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Another lawsuit over beer names


read 2029 times • 18 replies • posted 3/28/2013 9:12:50 AM

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Countbeer 4681:207
This is so gay! Fuck man, beers are made to enjoy not to sue... (Where’s that cry emoticon?)
3/28/2013 11:11:52 AM

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TheHOFF43 1758:109
Originally posted by Countbeer
This is so gay! Fuck man, beers are made to enjoy not to sue... (Where’s that cry emoticon?)


Please explain how the sexual orientation of this matters
3/28/2013 11:17:28 AM

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Countbeer 4681:207
Originally posted by khoffman43
Originally posted by Countbeer
This is so gay! Fuck man, beers are made to enjoy not to sue... (Where’s that cry emoticon?)


Please explain how the sexual orientation of this matters

Nah it doesn’t, but it is like Dutch slang..
I don’t care about anybody’s sexual orientation, but it is used like this as well just to point out how sad this sue is!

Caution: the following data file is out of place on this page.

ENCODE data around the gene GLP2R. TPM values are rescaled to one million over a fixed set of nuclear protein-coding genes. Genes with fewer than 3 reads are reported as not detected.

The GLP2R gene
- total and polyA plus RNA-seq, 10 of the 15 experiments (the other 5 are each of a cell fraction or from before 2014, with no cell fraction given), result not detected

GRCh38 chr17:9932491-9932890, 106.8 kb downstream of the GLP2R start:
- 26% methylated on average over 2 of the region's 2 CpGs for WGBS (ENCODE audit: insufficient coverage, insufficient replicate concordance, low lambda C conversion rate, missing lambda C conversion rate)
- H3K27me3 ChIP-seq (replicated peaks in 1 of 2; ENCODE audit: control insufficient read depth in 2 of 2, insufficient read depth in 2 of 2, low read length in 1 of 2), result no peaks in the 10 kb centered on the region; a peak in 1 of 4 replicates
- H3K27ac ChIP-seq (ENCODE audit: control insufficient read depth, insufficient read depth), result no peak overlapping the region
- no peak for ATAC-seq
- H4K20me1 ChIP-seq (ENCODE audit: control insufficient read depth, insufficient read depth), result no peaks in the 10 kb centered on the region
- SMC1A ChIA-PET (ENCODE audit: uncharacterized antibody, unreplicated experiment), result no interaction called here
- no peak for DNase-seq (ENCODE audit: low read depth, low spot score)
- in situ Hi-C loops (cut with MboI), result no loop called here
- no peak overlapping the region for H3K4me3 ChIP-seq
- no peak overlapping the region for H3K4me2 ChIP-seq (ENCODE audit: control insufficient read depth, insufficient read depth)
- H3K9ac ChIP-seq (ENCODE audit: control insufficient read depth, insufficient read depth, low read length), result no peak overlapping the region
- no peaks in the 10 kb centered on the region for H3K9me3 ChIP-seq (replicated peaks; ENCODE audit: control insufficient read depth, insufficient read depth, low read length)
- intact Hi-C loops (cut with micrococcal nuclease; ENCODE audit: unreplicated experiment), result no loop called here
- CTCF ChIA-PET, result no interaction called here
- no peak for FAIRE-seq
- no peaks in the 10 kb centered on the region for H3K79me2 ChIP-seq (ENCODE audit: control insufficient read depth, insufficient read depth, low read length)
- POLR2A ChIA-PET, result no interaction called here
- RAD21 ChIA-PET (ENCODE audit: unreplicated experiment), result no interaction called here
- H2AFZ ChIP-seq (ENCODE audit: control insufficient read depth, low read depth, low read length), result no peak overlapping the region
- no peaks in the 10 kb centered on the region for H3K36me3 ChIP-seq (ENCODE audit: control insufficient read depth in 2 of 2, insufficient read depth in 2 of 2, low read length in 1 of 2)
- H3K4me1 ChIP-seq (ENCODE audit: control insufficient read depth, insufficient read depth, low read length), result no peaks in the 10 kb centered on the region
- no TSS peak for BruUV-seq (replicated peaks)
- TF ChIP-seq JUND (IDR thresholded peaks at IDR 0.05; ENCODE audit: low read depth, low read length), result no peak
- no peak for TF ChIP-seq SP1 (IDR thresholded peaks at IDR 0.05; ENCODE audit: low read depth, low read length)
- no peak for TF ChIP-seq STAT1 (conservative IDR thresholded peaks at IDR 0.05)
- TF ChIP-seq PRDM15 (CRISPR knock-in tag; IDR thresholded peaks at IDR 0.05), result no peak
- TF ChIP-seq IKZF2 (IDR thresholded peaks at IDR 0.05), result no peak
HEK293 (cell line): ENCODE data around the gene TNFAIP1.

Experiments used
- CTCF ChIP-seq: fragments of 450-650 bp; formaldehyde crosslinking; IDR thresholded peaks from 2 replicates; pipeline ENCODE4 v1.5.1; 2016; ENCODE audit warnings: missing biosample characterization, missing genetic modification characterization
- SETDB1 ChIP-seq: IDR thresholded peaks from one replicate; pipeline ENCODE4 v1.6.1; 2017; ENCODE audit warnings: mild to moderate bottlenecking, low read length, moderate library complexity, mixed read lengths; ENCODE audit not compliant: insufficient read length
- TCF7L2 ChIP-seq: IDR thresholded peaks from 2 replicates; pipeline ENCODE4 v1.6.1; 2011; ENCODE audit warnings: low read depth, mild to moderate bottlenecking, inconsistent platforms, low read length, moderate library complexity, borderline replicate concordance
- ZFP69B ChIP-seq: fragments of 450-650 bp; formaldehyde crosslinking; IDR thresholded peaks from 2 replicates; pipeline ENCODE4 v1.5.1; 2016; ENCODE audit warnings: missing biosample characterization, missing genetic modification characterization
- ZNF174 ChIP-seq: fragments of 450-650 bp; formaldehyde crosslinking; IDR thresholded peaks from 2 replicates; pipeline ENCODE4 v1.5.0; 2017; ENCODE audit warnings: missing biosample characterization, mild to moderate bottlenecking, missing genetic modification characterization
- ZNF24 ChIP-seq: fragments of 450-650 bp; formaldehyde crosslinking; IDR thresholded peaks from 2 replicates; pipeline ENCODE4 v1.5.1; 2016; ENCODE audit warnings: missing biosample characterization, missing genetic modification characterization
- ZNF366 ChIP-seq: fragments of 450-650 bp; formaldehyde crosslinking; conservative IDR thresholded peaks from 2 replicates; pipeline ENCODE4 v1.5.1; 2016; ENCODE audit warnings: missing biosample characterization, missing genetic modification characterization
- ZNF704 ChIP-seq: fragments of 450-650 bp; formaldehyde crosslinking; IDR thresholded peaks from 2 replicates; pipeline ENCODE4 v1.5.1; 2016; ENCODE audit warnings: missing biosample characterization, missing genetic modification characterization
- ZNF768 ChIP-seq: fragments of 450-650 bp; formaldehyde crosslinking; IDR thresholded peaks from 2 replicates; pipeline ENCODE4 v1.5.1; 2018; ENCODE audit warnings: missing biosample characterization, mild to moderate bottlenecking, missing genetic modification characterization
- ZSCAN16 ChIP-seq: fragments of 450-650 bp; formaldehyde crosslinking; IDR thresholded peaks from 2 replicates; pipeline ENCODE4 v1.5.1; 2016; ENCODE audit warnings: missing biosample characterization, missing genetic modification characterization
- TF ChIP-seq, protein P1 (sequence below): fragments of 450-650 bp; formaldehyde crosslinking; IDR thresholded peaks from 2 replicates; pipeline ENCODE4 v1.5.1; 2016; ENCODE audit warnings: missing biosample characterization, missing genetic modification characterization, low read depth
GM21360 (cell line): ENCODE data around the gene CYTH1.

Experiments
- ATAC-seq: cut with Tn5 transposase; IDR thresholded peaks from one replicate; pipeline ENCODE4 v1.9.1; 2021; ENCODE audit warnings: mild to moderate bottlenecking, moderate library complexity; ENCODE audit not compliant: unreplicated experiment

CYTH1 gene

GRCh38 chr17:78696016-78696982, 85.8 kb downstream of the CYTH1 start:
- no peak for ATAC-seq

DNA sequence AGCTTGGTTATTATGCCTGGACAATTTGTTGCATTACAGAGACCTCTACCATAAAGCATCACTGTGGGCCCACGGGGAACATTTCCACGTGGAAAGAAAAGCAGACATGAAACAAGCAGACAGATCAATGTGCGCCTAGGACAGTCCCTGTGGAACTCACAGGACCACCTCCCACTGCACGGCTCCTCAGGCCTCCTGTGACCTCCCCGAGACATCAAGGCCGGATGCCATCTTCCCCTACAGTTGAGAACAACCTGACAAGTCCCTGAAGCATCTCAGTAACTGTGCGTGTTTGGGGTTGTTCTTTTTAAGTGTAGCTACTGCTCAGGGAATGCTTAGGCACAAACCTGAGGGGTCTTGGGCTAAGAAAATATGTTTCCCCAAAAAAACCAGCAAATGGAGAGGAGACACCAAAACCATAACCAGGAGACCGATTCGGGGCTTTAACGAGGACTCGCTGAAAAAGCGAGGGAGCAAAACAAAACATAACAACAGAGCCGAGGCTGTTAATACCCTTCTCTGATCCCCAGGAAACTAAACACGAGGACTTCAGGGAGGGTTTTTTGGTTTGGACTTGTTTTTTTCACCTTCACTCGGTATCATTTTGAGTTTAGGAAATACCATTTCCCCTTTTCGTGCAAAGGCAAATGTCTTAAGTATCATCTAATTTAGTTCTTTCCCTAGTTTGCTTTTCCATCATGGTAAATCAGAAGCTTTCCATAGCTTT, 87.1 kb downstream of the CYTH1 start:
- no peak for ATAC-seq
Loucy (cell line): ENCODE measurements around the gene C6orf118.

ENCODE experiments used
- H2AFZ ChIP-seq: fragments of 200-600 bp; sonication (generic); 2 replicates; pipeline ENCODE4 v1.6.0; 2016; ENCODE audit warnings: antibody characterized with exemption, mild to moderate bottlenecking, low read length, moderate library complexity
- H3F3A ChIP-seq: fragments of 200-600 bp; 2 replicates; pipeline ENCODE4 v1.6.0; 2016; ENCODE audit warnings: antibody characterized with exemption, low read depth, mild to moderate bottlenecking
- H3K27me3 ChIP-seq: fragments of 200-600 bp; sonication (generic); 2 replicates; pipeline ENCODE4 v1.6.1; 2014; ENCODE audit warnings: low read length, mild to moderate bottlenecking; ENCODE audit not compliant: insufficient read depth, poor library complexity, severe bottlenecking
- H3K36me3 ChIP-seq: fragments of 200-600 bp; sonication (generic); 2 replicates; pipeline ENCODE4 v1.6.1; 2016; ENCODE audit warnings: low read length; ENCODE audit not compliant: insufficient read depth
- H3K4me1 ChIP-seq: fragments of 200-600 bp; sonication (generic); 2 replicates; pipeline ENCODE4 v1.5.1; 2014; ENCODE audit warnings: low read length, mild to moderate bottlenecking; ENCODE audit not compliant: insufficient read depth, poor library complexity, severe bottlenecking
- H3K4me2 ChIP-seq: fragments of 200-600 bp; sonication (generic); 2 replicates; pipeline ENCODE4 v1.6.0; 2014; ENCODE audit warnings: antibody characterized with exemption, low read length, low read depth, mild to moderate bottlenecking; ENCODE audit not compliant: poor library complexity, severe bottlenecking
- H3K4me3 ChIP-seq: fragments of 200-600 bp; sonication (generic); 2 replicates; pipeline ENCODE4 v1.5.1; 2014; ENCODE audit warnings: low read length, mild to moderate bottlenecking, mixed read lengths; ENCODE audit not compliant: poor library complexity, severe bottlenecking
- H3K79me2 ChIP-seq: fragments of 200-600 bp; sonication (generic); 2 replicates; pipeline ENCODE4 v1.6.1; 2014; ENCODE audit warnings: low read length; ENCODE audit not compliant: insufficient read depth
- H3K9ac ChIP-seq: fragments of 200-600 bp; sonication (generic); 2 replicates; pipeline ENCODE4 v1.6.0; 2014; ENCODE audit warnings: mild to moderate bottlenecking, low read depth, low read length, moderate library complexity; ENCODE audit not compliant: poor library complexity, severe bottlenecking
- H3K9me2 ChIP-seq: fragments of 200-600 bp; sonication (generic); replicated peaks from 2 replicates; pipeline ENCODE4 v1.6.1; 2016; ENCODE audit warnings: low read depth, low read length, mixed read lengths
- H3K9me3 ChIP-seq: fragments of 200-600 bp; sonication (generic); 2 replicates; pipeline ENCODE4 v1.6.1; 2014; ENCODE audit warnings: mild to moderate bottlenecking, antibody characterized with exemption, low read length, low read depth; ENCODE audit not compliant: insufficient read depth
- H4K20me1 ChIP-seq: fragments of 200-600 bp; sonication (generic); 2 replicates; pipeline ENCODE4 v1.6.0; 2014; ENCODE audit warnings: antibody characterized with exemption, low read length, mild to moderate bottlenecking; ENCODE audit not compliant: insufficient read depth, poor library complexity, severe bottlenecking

3/28/2013 11:56:43 AM

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after4ever 6239:232
This clearly looks like Lucette tried to ride Lift Bridge’s coattails. This isn’t a stupid oversight on their part. It’s deliberate.

Just because someone makes beer for a living doesn’t mean they’re incapable of this sort of thing. They might be nice people otherwise, but, on the merits, this seriously looks like they’re trying to cash in on Lift Bridge’s hard work building a brand. Not cool.
3/28/2013 12:01:20 PM

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TheHOFF43 1758:109
Lift Bridge isn’t a huge place but they are good people (from my experiences visiting their facility) and this is their most popular beer. Not that it is a hugely popular beer, but to lose sales and have that confusion hurts them.

Lucette could have avoided this, it seems intentional on their part.
3/28/2013 12:05:34 PM

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callmemickey 2971:34
Originally posted by GT2